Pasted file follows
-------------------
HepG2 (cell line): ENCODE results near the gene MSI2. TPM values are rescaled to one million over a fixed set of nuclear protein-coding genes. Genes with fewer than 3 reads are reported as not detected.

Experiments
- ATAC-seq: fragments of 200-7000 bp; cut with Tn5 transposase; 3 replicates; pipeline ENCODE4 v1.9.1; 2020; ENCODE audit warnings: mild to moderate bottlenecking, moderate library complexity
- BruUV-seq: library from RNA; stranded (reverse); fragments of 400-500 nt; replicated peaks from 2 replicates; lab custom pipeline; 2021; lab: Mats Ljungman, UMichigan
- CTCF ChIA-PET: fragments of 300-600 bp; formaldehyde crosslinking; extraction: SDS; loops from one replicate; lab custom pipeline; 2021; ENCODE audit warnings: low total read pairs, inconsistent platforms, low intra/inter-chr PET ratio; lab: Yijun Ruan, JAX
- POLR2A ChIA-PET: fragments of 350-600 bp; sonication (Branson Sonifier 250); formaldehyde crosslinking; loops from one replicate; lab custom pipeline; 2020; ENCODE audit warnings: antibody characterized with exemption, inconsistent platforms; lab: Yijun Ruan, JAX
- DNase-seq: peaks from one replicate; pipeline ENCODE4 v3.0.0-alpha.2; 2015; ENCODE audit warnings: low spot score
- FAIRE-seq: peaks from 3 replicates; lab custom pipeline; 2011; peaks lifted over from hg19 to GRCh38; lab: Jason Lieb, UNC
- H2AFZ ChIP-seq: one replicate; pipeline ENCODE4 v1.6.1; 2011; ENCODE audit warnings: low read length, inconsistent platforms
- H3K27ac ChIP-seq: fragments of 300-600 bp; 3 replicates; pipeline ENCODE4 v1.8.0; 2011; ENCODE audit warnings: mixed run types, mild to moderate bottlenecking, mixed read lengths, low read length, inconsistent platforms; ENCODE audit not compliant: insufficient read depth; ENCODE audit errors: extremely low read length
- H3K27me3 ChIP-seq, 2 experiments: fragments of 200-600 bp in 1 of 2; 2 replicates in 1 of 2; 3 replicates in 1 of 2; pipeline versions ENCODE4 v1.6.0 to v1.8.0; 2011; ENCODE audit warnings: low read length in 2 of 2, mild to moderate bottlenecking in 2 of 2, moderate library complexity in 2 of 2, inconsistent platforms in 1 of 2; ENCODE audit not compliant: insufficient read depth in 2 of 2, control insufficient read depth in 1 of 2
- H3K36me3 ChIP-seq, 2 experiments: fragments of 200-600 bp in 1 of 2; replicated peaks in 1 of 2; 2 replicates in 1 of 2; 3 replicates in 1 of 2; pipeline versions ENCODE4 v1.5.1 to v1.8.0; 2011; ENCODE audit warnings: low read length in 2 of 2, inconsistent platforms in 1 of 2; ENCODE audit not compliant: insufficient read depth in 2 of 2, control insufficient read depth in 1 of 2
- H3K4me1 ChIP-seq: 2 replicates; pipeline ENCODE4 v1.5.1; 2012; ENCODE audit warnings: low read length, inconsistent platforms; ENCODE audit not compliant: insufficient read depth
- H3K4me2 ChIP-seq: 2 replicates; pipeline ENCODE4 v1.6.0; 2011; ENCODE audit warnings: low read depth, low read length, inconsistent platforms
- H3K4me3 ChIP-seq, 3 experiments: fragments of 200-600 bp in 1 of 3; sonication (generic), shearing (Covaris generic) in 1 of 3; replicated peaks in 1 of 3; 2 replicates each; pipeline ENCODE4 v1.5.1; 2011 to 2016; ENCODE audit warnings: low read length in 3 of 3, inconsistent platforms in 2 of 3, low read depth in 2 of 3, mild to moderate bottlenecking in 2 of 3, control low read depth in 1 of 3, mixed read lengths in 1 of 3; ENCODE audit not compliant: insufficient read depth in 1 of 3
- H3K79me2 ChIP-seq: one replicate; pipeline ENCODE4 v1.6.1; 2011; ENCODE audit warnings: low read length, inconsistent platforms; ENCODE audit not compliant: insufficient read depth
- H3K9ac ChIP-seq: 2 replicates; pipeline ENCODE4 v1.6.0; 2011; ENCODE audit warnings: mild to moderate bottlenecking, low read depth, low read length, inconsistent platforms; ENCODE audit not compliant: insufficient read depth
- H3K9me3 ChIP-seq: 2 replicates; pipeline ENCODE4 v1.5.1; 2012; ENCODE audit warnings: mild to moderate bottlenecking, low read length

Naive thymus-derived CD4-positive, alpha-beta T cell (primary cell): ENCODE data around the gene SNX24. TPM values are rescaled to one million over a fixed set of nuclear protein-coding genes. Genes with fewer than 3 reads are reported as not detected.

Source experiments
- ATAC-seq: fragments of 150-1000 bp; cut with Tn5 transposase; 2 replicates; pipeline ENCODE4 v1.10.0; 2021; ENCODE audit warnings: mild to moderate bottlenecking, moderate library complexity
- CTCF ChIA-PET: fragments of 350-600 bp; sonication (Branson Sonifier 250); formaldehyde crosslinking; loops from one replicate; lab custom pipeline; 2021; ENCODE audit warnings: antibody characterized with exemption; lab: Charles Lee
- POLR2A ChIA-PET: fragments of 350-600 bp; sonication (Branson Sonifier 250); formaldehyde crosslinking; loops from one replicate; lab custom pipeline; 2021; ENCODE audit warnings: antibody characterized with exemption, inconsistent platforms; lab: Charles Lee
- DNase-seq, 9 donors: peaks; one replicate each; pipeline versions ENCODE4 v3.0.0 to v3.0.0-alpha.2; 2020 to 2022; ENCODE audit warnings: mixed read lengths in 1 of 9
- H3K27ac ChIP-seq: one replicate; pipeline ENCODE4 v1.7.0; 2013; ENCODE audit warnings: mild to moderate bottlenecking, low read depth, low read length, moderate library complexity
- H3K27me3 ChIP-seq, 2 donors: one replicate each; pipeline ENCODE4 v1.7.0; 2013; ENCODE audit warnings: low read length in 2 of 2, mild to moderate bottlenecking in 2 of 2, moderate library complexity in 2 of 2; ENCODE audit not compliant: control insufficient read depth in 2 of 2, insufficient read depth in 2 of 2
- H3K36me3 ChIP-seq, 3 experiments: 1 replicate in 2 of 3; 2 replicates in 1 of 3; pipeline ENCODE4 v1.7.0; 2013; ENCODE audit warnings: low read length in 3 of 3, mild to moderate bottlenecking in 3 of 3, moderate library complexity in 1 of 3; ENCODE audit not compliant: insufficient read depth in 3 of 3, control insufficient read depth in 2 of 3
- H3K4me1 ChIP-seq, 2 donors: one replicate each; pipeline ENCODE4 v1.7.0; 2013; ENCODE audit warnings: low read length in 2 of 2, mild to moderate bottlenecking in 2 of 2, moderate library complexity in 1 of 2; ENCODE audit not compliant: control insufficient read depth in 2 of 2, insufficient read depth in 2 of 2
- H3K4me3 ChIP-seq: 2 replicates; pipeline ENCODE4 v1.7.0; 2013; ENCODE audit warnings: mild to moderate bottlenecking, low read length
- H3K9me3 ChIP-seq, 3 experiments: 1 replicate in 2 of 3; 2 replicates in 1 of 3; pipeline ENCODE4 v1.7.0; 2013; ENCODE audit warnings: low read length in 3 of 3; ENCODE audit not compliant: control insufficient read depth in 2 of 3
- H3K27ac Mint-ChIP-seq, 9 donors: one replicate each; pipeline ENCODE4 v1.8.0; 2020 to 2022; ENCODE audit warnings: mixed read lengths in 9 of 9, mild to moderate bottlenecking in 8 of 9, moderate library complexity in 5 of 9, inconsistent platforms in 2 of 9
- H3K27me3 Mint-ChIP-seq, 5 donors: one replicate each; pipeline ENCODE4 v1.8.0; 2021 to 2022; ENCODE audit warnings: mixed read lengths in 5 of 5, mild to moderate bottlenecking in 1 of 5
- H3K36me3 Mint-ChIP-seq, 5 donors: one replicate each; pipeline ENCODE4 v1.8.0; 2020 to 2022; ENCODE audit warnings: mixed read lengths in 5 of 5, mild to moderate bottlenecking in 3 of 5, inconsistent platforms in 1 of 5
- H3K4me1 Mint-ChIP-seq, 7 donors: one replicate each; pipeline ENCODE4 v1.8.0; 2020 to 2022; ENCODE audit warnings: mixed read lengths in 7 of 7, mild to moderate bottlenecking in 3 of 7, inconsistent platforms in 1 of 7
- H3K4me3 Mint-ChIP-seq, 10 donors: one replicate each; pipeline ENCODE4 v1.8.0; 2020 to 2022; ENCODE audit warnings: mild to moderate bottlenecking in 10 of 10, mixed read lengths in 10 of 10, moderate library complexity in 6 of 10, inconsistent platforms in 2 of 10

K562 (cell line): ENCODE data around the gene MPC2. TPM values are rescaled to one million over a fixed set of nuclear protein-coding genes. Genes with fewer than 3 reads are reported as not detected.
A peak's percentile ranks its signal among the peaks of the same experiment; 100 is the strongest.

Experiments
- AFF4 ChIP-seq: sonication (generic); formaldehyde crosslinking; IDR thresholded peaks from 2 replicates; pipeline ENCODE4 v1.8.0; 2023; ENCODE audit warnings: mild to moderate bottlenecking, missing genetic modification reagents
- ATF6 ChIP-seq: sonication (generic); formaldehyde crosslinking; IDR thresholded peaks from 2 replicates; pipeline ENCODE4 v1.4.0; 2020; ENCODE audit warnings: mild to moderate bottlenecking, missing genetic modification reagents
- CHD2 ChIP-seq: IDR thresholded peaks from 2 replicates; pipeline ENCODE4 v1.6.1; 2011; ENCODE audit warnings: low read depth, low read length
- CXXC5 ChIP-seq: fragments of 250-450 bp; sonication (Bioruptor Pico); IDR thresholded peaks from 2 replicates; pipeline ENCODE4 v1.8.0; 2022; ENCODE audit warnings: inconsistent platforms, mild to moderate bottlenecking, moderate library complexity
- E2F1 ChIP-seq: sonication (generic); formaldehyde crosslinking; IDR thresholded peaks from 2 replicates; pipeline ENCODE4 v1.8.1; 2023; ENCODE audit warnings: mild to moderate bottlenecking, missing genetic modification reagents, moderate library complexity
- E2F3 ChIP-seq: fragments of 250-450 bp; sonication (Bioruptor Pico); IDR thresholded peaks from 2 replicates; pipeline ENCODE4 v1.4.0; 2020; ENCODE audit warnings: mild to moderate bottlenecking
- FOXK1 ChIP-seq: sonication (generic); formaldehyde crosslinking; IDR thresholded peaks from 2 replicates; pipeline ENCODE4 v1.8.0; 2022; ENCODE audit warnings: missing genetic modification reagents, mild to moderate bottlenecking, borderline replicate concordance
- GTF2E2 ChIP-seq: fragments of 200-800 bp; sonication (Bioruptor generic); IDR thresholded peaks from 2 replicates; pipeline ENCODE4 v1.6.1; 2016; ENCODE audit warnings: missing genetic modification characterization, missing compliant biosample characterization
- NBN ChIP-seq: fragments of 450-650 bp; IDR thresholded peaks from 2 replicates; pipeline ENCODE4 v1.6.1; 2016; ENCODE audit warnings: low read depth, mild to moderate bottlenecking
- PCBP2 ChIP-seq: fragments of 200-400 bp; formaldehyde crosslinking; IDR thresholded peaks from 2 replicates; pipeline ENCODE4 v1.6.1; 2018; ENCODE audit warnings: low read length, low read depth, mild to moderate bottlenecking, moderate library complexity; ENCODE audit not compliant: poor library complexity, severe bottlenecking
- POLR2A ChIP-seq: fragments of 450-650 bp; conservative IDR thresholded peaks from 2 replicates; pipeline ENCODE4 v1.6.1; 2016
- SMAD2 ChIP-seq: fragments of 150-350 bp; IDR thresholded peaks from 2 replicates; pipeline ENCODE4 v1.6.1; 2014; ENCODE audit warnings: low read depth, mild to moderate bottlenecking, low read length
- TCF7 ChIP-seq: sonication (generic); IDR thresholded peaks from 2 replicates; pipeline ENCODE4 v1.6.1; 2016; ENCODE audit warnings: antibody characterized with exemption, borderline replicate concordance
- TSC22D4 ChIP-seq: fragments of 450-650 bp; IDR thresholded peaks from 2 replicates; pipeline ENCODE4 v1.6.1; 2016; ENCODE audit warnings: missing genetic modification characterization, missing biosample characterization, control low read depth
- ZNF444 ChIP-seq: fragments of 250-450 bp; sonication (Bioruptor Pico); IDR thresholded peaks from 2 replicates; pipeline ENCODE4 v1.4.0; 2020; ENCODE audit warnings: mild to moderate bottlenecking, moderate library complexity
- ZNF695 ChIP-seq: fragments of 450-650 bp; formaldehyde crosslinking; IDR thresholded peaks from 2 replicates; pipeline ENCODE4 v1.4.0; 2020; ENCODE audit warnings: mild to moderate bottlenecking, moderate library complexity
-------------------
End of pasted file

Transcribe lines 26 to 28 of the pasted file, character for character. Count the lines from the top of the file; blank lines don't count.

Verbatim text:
- H3K27me3 ChIP-seq, 2 donors: one replicate each; pipeline ENCODE4 v1.7.0; 2013; ENCODE audit warnings: low read length in 2 of 2, mild to moderate bottlenecking in 2 of 2, moderate library complexity in 2 of 2; ENCODE audit not compliant: control insufficient read depth in 2 of 2, insufficient read depth in 2 of 2
- H3K36me3 ChIP-seq, 3 experiments: 1 replicate in 2 of 3; 2 replicates in 1 of 3; pipeline ENCODE4 v1.7.0; 2013; ENCODE audit warnings: low read length in 3 of 3, mild to moderate bottlenecking in 3 of 3, moderate library complexity in 1 of 3; ENCODE audit not compliant: insufficient read depth in 3 of 3, control insufficient read depth in 2 of 3
- H3K4me1 ChIP-seq, 2 donors: one replicate each; pipeline ENCODE4 v1.7.0; 2013; ENCODE audit warnings: low read length in 2 of 2, mild to moderate bottlenecking in 2 of 2, moderate library complexity in 1 of 2; ENCODE audit not compliant: control insufficient read depth in 2 of 2, insufficient read depth in 2 of 2